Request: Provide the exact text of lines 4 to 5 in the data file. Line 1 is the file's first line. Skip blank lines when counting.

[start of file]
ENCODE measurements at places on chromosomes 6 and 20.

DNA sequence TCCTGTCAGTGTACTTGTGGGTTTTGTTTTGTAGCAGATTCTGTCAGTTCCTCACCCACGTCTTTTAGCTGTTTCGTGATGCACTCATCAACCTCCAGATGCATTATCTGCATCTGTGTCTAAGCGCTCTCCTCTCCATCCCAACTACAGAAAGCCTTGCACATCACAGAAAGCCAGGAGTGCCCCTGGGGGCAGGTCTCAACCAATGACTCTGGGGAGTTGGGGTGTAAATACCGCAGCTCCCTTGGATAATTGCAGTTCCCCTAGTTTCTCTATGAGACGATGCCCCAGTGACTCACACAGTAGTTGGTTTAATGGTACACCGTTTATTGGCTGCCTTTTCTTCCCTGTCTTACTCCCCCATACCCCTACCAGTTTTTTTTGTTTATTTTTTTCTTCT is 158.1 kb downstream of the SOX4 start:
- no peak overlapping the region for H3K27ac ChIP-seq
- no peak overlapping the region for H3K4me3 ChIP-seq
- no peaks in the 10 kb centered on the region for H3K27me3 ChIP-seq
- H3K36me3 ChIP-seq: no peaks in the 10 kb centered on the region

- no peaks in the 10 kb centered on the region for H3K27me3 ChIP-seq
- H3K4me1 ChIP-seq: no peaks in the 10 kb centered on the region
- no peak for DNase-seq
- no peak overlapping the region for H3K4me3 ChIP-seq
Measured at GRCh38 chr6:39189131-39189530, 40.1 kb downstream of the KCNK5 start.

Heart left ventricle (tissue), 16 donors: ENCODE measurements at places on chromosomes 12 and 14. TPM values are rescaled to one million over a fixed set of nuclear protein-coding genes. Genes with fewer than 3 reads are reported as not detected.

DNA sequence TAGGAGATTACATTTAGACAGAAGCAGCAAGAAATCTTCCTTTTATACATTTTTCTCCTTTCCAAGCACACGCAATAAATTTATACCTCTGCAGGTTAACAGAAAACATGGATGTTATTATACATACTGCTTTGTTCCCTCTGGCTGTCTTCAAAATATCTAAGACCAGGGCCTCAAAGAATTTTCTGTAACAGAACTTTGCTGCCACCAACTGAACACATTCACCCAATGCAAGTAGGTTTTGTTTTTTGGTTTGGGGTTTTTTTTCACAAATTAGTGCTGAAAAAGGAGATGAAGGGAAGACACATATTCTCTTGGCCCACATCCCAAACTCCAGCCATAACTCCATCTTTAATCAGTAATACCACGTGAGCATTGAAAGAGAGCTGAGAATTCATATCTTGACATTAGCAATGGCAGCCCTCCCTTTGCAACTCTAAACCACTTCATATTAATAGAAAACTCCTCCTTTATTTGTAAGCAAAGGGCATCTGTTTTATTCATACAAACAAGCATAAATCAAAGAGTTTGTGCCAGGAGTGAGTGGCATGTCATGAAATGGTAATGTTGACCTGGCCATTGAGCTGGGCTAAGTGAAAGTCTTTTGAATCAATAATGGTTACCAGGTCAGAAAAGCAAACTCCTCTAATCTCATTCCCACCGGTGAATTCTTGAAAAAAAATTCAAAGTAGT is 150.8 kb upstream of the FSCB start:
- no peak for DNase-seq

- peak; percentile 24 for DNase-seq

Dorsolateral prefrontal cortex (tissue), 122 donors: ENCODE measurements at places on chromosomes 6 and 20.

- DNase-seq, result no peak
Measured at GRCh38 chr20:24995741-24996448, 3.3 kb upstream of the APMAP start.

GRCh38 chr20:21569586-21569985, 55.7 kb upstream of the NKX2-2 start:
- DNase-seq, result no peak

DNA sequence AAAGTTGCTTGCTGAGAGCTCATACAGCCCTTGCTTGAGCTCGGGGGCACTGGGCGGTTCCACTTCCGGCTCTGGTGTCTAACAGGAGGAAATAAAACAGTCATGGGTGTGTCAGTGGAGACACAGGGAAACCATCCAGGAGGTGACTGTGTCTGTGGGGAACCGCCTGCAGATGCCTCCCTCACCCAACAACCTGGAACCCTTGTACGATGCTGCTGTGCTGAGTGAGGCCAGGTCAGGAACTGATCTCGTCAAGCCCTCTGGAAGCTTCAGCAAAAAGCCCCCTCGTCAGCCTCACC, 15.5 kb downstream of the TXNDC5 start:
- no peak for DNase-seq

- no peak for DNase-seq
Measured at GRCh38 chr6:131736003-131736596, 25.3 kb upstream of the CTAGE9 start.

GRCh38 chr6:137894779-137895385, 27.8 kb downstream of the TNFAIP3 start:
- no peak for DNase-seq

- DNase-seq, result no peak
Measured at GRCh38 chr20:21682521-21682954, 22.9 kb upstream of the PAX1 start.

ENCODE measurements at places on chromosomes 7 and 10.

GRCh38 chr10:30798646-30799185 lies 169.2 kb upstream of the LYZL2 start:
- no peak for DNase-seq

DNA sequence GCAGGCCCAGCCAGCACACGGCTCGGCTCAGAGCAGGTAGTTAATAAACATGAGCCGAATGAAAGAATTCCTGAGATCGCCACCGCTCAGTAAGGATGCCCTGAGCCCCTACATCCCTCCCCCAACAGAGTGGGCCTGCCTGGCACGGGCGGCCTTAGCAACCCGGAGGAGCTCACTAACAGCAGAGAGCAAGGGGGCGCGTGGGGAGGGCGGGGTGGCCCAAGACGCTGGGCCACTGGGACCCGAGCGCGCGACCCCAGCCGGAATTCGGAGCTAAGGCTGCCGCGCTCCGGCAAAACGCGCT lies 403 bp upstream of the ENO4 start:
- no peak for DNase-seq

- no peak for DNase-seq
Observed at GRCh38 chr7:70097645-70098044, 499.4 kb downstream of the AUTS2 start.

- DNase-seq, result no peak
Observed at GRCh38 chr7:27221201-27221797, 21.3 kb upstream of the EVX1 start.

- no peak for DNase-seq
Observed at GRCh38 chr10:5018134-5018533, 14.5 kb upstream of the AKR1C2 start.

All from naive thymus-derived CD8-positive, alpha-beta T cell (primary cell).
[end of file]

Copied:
- no peak overlapping the region for H3K4me3 ChIP-seq
- no peaks in the 10 kb centered on the region for H3K27me3 ChIP-seq